This seven-minute film taken from the front of a San Francisco streetcar going the length of Market Street toward the Ferry Building is said to have been shot four days before the earthquake and fire of 1906, and to have survived because it was sent by train to New York for processing before the quake.

(According to a comment from happykt, “From New York trade papers announcing the film showing to the wet streets from recent heavy rainfall & shadows indicating time of year & actual weather and conditions on historical record, even when the cars were registered … it was filmed only FOUR DAYS before the Great California Earthquake of April 18th 1906.”)

Virtually all of the buildings shown (except the Ferry Building itself) were destroyed in the quake. The video is a fascinating glimpse into early 20th century San Francisco. The street scene is lively and chaotic, and many details are fascinating.

Stevieboy74 writes in a comment on the video, “A snapshot in time of people going about their everyday lives, people with worries, concerns, duties, ambitions, all of which matter no more but have in some small way contributed to the life we live and experience today. All the people in this footage are now gone, but what they were doing at that time was just as important and contributory as what we are all doing today, right now. In another 112 years we will become them, long forgotten but having played an equally important part. Footage like this is so important, simple grains of sand in the infinite expanse of time that would otherwise be lost and forgotten forever, but we have the privilege of seeing.”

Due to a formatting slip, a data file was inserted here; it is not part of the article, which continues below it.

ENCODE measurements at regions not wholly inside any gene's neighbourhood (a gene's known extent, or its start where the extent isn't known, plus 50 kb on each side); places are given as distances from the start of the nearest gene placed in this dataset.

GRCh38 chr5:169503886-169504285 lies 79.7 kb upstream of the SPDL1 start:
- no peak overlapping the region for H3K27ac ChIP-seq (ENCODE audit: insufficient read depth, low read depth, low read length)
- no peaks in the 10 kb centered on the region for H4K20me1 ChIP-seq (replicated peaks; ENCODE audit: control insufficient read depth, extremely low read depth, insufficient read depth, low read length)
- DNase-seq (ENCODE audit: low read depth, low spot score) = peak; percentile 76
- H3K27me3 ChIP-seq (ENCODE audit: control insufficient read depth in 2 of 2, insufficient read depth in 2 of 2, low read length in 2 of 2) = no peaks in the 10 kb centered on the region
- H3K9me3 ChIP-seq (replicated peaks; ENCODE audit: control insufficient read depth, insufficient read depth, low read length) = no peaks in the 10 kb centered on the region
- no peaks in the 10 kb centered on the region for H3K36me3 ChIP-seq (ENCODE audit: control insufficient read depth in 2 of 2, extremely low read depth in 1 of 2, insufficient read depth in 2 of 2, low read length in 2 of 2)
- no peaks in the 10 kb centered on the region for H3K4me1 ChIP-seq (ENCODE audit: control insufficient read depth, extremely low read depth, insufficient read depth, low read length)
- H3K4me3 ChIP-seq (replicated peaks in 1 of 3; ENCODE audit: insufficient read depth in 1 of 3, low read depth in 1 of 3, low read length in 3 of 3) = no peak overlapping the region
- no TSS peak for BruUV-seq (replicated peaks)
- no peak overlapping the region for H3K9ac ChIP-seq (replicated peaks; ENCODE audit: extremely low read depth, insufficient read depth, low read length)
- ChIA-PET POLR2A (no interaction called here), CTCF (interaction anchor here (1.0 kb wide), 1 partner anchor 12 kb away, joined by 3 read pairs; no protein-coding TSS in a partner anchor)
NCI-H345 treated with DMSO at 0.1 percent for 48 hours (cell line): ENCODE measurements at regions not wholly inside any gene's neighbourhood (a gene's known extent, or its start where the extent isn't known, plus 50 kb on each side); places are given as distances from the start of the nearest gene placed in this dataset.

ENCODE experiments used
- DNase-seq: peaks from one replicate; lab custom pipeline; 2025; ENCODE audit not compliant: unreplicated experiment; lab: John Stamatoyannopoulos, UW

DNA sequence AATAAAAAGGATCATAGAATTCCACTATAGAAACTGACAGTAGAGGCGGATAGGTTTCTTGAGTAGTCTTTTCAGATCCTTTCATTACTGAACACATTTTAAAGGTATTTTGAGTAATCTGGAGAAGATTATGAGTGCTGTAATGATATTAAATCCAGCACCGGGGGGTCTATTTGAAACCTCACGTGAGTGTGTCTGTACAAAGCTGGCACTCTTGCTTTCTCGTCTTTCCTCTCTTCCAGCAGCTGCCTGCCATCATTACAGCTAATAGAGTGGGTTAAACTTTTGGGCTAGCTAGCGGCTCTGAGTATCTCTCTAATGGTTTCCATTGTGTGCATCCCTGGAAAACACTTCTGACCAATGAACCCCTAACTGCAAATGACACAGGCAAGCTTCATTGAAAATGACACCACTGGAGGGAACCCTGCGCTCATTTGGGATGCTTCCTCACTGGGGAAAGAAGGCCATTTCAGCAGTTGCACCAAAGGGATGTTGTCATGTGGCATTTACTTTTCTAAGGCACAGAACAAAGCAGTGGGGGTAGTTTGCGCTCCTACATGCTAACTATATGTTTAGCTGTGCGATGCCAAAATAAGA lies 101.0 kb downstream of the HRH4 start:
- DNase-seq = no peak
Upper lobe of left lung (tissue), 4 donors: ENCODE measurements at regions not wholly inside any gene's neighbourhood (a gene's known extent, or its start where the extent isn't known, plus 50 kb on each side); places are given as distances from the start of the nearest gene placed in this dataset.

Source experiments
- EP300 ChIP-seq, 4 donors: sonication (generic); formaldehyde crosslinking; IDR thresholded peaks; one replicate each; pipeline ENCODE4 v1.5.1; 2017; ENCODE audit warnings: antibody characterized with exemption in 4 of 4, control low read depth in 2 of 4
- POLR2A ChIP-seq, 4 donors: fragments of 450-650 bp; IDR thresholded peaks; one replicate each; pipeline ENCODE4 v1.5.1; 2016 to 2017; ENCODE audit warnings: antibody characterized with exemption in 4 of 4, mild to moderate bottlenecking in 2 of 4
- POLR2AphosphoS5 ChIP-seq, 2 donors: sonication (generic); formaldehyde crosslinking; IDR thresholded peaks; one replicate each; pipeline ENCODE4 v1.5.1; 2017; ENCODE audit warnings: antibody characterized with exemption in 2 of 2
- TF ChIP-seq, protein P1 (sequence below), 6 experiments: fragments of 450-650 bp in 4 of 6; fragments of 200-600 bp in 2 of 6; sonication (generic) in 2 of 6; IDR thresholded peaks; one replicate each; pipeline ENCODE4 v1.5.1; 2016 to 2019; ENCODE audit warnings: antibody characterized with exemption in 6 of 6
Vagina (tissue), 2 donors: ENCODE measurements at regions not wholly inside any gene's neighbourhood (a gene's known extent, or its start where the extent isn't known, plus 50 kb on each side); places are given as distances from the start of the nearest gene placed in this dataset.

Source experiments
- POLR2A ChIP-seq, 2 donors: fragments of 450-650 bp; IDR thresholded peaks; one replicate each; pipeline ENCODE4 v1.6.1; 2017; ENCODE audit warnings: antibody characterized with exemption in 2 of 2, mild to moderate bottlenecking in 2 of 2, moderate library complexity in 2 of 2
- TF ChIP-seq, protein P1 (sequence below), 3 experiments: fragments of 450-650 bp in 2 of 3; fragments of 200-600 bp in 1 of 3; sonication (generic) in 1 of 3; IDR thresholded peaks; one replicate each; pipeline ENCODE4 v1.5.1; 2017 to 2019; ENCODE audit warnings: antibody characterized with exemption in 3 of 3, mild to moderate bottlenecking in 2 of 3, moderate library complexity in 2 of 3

The accompanying music is “La femme d’argent” from Airs’ Moon Safari album, selected by UTube user cleaverb.